The first real tank takes to the battlefields of France and perhaps the most important vehicle made my man between the invention of the aircraft and the rocket! By February 1916 orders for this tank had increased to 150. The only real difference between this tank and Mother was that real armor plate was used instead of boiler plate. Other differences were that the sponsons could be dismounted and there was a cupola for the driver and commander in the front. The rear steering wheels would later prove impossible to use in combat and by November 1916 they were discarded. Other features included a chicken wire enclosure on the roof to deflect grenades. Two versions were constructed, a female and a male. The female was armed only with machine guns and was intended for attacking enemy personnel and light fortifications. The male was armed with machine guns and two 6 pounder (57mm) naval guns. The intention of the male was to attack other gun emplacements and strong points. The female sponsons were slightly larger than the male model. The Mark 1 made it's maiden journey into combat at the battle of the Somme in 1916 and let the world know that it was a new idea here to stay when it entered the battle of Arras in 1917. Variants included a Mark I Tank Tender. This tank, first used in April 1917,  had it's sponsons removed and replaced with mild steel boxes. The tank was used to move personnel and stores. The tank could tow 3 sledges when fitted with a special attachment designed to increase the strength of the frame. Other experiments included using the Williams Janney hydraulic steering, the Wilkins multiple clutch, the Wilson planetary transmission and epicyclic gearbox. The Wilson equipment test was the most successful and incorporated into the Mark V. The Williams Janney steering was incorporated into the Mark VII and into the hydraulic jib of the MarkV**.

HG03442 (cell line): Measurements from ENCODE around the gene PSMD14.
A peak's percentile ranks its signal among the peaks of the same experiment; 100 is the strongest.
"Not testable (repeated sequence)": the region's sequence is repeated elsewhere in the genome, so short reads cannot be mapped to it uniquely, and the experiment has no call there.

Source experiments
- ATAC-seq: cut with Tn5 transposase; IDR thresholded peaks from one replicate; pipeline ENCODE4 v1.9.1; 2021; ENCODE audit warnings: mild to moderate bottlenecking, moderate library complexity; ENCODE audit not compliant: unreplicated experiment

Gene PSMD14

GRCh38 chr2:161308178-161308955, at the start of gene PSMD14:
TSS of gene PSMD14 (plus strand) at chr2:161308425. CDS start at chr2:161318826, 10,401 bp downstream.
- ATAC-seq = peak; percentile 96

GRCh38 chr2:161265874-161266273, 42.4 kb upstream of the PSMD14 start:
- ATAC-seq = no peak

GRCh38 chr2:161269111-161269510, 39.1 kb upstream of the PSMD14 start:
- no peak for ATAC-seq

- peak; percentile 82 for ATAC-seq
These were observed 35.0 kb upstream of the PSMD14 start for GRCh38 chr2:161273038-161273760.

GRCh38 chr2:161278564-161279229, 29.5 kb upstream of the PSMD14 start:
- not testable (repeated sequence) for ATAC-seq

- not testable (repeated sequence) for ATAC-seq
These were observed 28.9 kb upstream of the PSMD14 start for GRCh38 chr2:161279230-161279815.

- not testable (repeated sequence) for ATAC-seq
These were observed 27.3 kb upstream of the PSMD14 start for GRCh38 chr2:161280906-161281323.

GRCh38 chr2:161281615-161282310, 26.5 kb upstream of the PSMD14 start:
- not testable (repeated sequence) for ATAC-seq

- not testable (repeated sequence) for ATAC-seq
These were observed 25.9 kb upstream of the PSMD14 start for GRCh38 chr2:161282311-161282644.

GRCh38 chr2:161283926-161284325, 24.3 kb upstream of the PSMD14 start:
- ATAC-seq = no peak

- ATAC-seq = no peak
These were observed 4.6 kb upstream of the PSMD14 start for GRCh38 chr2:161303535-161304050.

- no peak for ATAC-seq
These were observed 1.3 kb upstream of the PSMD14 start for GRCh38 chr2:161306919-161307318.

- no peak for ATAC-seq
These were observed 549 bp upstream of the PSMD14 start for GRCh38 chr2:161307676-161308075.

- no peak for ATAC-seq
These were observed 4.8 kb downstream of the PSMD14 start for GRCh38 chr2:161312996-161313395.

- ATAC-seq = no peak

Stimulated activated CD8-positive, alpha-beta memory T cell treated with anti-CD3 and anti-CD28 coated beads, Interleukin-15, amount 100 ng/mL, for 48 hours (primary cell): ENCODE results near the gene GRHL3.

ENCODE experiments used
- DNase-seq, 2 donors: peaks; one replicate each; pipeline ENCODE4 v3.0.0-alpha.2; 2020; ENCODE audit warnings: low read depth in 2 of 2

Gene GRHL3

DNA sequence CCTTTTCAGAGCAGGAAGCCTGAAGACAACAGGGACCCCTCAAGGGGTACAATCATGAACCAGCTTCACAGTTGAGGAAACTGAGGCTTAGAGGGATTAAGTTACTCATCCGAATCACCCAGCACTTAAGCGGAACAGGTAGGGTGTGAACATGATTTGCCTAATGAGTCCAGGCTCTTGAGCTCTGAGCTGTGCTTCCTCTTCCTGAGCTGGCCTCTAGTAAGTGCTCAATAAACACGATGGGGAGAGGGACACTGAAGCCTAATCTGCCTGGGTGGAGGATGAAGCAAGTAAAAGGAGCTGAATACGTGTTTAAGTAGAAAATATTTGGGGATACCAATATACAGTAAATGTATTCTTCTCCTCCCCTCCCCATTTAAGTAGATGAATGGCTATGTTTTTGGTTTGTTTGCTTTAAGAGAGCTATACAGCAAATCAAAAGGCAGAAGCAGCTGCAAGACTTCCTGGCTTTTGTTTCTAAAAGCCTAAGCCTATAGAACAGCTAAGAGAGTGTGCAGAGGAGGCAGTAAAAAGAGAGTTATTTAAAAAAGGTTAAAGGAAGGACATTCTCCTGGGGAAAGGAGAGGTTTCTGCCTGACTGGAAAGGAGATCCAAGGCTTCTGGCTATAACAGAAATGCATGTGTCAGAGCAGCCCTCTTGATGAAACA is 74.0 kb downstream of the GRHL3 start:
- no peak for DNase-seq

Specifications
Crew 8
Weight 28 tons (male), 27 tons (female)
Length 32.5'
Width 13.75' (male), 14.33' (female)
Height 8'
Armor 6 - 12mm
Powerplant Foster-Daimler 105hp gasoline
Armament 2 x 6pdr 4 x MG (male) 5 x MG (female)
Performance 3.7 mph

Mark II Tank (Male)---Mark II Tank (Male)
Mark II Tank

The Mark II was nearly identical to the Mark I. These tanks simply incorporated improvements based on learned experiance from combat. Improvements included a wider track link in every 6 to increase movement performance on soft ground. The Mark II was made by William Foster and Company LTD starting in January 1917. Only 50 were produced. Specifications were the same as the Mark I.

Specifications
Crew 8
Weight 28 tons (male), 27 tons (female)
Length 32.5'
Width 13.75' (male), 14.33' (female)
Height 8'
Armor 6 - 12mm
Powerplant Foster-Daimler 105hp gasoline
Armament 2 x 6pdr 4 x MG (male) 5 x MG (female)
Performance 3.7 mph

(no photo)
Mark III Tank

The Mark II was nearly identical to the Mark I. These tanks simply incorporated improvements based on learned experiance from combat. Improvements included a raised manhole hatch on the top. Late production vehicles has a smaller sponson and a "short" 6pdr as was fitted in the Mark IV. First produced in January 1917 at the same time the Mark II was being manufactured. Only 50 were ever made. Manufacturer for this vehicle was Metropolitan Carriage and Waggon Company LTD. Specifications were the same as the Mark I.

Specifications
Crew 8
Weight 28 tons (male), 27 tons (female)
Length 32.5'
Width 13.75' (male), 14.33' (female)
Height 8'
Armor 6 - 12mm
Powerplant Foster-Daimler 105hp gasoline
Armament 2 x 6pdr 4 x MG (male) 5 x MG (female)
Performance 3.7 mph

The Flying Elephant
Flying Elephant

A project from July 1916. This was to be a gun "proof" tank with up to 3" of armor in the front and 2" on the sides. An unusual feature was the internal tracks. These were normally non powered but placed there to help keep the tank from sinking up to it's belly on soft ground. In an emergency these could be coupled to the main tracks. The vehicle, designed by Tritton and built by the W. Foster and Company LTD, was nearly completed when the project was cancelled in December 1916 in favor of redirecting materials into the Mark I.

Specifications
Crew 8
Weight 90 - 100 tons
Length 26.75'
Width 9.84'
Height 10'
Armor 50 - 75mm
Powerplant 2 x Foster-Daimler 105hp gasoline
Armament 1 x 6pdr, 6 x MG
Performance ?

Mark IV (Male)---Mark IV (Female)---MarkIV Hermaphrodite - built to increase the firepower of the Female tank.